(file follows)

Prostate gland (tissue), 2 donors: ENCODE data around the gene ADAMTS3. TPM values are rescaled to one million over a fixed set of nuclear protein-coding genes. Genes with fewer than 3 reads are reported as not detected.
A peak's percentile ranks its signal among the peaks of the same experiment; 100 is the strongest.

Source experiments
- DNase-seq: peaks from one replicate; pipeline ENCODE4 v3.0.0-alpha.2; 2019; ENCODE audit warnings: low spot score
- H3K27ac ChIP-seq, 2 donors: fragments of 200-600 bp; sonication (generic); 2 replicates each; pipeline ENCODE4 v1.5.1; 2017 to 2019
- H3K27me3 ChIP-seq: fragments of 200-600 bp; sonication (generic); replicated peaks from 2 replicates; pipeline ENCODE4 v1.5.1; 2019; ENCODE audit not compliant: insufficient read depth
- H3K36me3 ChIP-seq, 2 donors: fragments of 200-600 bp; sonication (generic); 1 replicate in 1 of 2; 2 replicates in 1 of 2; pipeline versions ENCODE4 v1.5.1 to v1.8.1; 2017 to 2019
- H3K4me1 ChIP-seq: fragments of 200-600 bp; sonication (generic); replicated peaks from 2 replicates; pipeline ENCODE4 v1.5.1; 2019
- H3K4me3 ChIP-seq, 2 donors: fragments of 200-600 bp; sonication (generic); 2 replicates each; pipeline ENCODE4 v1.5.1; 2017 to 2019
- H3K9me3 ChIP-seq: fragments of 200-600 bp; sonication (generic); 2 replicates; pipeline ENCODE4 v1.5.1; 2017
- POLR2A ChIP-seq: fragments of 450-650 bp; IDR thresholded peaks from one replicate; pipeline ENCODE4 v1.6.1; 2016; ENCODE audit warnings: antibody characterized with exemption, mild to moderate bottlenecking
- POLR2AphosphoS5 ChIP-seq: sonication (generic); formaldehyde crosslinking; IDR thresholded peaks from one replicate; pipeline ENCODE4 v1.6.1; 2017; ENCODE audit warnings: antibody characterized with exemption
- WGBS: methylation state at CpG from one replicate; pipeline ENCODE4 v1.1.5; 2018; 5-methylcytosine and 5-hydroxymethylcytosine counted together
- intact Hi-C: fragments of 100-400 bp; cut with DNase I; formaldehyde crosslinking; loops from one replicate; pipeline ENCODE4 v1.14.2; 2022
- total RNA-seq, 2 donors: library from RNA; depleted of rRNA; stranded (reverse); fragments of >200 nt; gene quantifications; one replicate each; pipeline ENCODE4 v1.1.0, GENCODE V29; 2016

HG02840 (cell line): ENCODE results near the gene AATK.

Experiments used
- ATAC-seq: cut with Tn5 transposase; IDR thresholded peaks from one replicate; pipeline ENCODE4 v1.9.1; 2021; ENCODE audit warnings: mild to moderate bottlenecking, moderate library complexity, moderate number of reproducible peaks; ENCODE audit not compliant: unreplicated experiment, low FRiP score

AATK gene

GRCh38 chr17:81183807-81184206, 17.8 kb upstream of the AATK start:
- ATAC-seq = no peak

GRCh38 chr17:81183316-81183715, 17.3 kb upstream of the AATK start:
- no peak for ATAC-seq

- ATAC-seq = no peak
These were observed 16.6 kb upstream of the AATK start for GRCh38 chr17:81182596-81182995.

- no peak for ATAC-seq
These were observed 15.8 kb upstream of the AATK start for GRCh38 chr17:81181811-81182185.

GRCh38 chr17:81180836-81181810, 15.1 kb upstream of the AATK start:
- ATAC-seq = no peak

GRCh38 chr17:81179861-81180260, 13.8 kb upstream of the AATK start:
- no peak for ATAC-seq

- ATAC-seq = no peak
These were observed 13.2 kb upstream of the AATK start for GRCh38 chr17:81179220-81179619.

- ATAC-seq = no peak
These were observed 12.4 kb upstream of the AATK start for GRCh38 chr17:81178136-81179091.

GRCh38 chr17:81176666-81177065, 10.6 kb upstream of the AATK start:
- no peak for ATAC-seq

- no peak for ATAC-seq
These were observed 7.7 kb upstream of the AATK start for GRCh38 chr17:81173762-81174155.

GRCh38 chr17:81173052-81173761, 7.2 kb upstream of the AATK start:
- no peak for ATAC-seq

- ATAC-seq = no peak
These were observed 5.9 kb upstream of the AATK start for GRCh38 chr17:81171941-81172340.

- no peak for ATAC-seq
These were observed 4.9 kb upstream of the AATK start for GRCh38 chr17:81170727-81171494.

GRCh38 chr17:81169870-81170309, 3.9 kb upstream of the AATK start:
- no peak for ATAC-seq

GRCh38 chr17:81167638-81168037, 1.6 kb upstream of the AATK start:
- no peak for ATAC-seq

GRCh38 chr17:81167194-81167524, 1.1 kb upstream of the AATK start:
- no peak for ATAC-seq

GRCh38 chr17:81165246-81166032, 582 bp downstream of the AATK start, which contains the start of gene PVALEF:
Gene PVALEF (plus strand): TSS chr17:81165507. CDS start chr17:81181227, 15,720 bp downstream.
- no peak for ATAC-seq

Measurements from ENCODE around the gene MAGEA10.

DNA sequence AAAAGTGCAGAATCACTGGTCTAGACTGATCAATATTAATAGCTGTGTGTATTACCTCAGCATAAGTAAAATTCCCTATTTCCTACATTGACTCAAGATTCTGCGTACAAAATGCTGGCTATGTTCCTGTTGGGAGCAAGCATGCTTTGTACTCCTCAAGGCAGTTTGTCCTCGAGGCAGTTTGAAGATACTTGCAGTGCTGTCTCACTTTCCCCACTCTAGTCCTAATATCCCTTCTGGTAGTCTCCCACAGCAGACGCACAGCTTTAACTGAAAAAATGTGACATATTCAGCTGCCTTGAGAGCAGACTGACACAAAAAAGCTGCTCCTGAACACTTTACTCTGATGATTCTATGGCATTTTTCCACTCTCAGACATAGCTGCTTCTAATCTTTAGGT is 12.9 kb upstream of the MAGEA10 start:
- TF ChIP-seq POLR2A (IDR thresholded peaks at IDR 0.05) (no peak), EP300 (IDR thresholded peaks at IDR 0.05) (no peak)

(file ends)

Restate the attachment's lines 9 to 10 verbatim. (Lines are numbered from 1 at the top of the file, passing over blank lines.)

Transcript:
- H3K4me3 ChIP-seq, 2 donors: fragments of 200-600 bp; sonication (generic); 2 replicates each; pipeline ENCODE4 v1.5.1; 2017 to 2019
- H3K9me3 ChIP-seq: fragments of 200-600 bp; sonication (generic); 2 replicates; pipeline ENCODE4 v1.5.1; 2017